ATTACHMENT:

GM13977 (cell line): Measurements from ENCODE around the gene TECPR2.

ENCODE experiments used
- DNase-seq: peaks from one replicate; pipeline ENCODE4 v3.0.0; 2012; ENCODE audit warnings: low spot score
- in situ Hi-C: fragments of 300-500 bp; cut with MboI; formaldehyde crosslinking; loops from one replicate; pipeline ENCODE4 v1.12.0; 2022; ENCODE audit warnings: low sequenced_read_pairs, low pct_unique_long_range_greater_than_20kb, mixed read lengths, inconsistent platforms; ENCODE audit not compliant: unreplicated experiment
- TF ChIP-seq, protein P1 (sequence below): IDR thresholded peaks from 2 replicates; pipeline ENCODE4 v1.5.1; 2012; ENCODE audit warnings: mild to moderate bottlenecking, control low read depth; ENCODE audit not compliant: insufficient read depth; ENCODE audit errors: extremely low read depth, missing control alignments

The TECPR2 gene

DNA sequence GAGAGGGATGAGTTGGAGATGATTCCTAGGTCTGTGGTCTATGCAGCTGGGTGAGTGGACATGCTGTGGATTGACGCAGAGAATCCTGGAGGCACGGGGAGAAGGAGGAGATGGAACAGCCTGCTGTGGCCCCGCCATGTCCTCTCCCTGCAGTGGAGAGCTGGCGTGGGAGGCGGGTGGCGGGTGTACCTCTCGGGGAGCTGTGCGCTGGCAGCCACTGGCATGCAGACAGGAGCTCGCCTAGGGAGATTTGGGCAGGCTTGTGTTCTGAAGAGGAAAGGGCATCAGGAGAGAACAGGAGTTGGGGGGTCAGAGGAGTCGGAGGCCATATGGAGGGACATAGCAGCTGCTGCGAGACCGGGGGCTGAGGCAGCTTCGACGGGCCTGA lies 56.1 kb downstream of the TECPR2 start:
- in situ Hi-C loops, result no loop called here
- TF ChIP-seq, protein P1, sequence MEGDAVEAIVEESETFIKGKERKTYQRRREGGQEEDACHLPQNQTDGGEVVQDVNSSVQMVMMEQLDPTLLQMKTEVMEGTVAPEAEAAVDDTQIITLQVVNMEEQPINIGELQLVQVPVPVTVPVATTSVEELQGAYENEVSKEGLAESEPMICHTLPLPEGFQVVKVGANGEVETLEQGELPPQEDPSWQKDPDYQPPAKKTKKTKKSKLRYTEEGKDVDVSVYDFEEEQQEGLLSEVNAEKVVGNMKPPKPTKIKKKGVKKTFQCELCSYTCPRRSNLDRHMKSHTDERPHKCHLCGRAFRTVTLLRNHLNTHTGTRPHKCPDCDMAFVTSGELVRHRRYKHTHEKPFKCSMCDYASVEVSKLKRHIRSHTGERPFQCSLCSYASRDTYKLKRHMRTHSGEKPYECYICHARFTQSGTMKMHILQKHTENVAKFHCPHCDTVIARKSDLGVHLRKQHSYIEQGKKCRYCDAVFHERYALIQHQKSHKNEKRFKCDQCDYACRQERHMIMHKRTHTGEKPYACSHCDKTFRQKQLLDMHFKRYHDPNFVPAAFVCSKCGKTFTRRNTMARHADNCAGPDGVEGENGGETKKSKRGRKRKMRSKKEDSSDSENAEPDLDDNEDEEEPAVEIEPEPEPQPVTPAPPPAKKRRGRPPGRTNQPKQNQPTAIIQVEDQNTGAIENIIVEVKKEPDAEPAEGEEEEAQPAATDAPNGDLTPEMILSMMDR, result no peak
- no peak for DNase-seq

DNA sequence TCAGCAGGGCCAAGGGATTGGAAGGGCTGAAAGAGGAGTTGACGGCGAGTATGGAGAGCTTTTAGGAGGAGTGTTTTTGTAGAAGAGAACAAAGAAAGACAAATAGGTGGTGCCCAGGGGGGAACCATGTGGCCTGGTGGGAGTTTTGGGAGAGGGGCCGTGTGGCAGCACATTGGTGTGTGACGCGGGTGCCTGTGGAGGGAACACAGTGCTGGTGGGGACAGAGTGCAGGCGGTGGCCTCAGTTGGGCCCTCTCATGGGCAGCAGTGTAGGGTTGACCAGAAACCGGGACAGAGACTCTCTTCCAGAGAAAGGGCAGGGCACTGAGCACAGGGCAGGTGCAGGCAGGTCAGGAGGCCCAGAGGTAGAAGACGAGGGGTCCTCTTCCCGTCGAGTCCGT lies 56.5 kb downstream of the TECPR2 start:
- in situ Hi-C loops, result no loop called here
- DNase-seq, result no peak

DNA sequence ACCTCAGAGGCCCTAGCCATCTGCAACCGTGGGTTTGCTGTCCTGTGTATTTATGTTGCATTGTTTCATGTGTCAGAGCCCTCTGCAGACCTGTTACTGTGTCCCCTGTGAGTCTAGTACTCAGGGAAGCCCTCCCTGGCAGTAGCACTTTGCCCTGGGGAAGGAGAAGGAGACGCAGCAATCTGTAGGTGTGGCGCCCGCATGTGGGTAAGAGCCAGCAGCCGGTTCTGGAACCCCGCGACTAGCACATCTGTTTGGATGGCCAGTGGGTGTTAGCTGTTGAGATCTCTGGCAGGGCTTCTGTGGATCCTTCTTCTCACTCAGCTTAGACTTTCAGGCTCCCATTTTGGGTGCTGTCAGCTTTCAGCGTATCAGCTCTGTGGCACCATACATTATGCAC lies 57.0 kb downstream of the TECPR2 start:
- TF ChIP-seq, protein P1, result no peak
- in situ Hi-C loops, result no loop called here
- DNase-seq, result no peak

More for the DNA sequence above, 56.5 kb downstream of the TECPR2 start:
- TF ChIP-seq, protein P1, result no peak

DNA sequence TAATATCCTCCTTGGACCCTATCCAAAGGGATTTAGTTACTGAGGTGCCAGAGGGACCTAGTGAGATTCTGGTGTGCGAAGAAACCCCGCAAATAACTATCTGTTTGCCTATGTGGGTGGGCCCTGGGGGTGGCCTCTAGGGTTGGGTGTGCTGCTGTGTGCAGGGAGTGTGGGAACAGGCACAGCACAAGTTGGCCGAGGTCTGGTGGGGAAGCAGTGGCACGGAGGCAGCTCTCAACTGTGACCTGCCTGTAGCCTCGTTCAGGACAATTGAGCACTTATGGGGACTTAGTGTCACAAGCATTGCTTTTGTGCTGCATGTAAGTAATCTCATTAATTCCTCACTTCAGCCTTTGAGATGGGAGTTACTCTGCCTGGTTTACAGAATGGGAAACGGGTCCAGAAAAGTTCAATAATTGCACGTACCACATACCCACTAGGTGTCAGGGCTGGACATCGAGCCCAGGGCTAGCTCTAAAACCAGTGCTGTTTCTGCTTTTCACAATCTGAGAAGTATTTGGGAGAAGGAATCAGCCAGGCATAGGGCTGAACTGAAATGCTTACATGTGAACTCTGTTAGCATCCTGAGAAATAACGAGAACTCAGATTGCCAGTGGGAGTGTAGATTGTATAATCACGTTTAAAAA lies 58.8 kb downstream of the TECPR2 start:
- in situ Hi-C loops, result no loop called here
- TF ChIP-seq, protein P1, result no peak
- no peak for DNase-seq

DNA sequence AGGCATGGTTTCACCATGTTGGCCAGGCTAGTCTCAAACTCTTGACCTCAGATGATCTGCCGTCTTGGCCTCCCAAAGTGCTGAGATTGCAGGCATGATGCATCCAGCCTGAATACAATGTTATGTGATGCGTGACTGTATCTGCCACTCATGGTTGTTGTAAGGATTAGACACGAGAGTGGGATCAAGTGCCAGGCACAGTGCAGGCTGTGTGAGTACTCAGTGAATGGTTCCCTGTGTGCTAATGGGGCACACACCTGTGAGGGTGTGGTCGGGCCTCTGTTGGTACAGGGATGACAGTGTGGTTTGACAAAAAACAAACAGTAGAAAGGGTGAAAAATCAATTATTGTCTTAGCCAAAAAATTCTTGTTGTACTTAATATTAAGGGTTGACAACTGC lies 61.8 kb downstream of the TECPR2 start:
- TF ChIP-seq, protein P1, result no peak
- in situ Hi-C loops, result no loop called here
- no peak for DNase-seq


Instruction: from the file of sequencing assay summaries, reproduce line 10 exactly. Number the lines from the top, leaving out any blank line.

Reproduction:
- no peak for DNase-seq